The Terror of the 1950s

The Roots of the Silent Invasion

Congress

The Silent Invasion first appeared back in the age of dinosaurs, 1986, to be precise. It was released by Renegade Press, a line of indie comics published by Deni Loubert. We had contributed a couple of back-up stories to Cerebus; when she left Aardvark-Vanaheim to start Renegade, Deni asked us to develop a series for the new line. I (we) jumped at the opportunity. I knew I had no chance at working in mainstream comics (couldn’t draw then, still can’t today). So I quit my day job as a graphic designer and art director and committed myself to the project for the next few years. 

Sil_Invasion_Renegade_cover01_small

And that’s when we looked to the skies for inspiration. 

During the 1950s — and well into the 1960s when I was growing up — there were numerous UFO sightings across North America. UFO researchers called them “UFO flaps.” Even my older brother claimed to have seen a flying saucer.

I was fascinated by these UFO sightings. I grew up in Oshawa, a city located on the north shore of Lake Ontario about 30 miles east of Toronto. It’s claim to fame is the junior hockey team, the Oshawa Generals, and the GM plant. Oshawa is not not the entertainment capital of the world, so in looking for diversions and excitement, I would — with a couple of pals — spend long evenings staring into the night skies hoping to see one of these mysterious discs visiting us wretched earthlings from the deep reaches of outer space. 

But, alas, we had no such luck. 

Fate_Adamski

My imagination was fuelled by “bad” sci-fi movies; Fate Magazine; the charlatan, George Adamski, who claimed to have been taken on tours of the solar system by friendly aliens; and the story of Barney and Betty Hill, the New Hampshire couple famously “abducted” by aliens back in 1961.

Betty and Barney Hill

Larry and I decided to build the series around these UFO sightings and abductions; and the communist witch hunts of the 1950s that were orchestrated by Joseph McCarthy and his crowd of hooligans.

mccarthy-1

Our main character — the diligent, idealistic reporter Matt Sinkage — gets caught up in this mess. whose grip on reality might be described as tenuous. Sinkage is sure there is a deep state of corrupt capitalists, politicians and scientists who are manipulating events to the benefit of the chosen few. He just needs to convince the public through the efforts of his investigative reporting. Of course no one believes him. He’s accused of being paranoid and worse. He is our classic “Dickian” (as in Philip K. Dick) anti-hero.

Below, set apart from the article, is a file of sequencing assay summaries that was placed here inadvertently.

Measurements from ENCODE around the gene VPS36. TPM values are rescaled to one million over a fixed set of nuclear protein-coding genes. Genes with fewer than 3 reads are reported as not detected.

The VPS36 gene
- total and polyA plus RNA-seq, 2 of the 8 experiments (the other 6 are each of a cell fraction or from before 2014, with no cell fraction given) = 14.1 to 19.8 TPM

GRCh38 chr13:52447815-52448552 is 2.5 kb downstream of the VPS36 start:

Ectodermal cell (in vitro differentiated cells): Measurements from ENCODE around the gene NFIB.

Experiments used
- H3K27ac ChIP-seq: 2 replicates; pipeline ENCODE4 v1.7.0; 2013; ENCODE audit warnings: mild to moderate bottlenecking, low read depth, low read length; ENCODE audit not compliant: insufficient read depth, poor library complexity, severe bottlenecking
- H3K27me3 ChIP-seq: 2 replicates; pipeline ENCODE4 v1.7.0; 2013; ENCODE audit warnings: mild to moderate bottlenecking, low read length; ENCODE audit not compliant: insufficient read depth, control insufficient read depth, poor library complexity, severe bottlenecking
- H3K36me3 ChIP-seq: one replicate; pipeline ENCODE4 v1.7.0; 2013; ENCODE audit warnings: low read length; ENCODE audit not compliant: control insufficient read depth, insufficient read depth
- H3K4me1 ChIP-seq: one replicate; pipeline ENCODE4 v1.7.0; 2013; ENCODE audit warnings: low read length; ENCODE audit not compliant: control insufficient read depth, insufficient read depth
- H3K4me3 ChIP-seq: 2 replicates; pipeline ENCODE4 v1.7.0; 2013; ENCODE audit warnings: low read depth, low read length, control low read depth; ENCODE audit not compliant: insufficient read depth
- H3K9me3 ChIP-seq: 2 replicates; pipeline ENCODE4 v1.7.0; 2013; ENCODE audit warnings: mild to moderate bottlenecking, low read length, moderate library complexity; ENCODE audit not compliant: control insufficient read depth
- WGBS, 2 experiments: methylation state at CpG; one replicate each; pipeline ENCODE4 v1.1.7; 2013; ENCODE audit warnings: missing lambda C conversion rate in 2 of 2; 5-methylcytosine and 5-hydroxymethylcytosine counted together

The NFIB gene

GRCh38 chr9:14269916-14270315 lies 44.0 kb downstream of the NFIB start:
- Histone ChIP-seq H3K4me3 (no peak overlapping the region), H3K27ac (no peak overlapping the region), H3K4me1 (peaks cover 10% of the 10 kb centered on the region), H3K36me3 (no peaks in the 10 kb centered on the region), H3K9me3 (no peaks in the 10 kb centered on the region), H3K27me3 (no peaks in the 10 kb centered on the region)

I had “discovered” Dick in the mid-1970s (long after everyone else had). I’d been aware of him since I started reading science fiction as a young lad but didn’t read any of his books until I was at art college Then I read Time Out of Joint and I was hooked. 

Time Out of Joint

Into that bubbling stew of UFOs, “commonists,” and the shifting realities of Matt Sinkage, we added aspects of film noir, the wacky 1950s, bad sci-fi movies and good European comics. The Silent Invasion was born. 

After the first 12 issues of The Silent Invasion were completed we didn’t abandon comics all together. We collaborated with John van Bruggen on a 4-issue mini-series called Suburban Nightmares. Then, with John Sabljic, I worked on The New Frontier (not to be confused with DC’s The New Frontier by Darwyn Cooke). The New Frontier was an alternate world political satire that in retrospect seems somewhat prescient as it resembles Trump’s America.

Sub_Night_New_Frontier

In 2001, we returned to The Silent Invasion with a sequel set in the 1960s. NBM serialized the 5-part story, titled “Abductions” as a floppy comic and next year they will publish it for the first time in a more widely available collected edition. For those completists out there, I will be redrawing three pages for the new collection.

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Now, over to you Larry…

For more information on The Silent Invasion click here.

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Author: Michael Cherkas

Michael Cherkas is a graphic designer, art director and sometime cartoonist. He was born in Oshawa, Ontario in 1954 and now lives in Toronto. He grew up reading comic books, watching bad 1960s sitcoms, and reading science fiction. His favourite comic book of all time is Superman 172. He has co-created with Larry Hancock, The Silent Invasion and The Purple Ray. Other comics he has worked on include Suburban Nightmares with Larry Hancock and John van Bruggen; and The New Frontier with John Sabljic.

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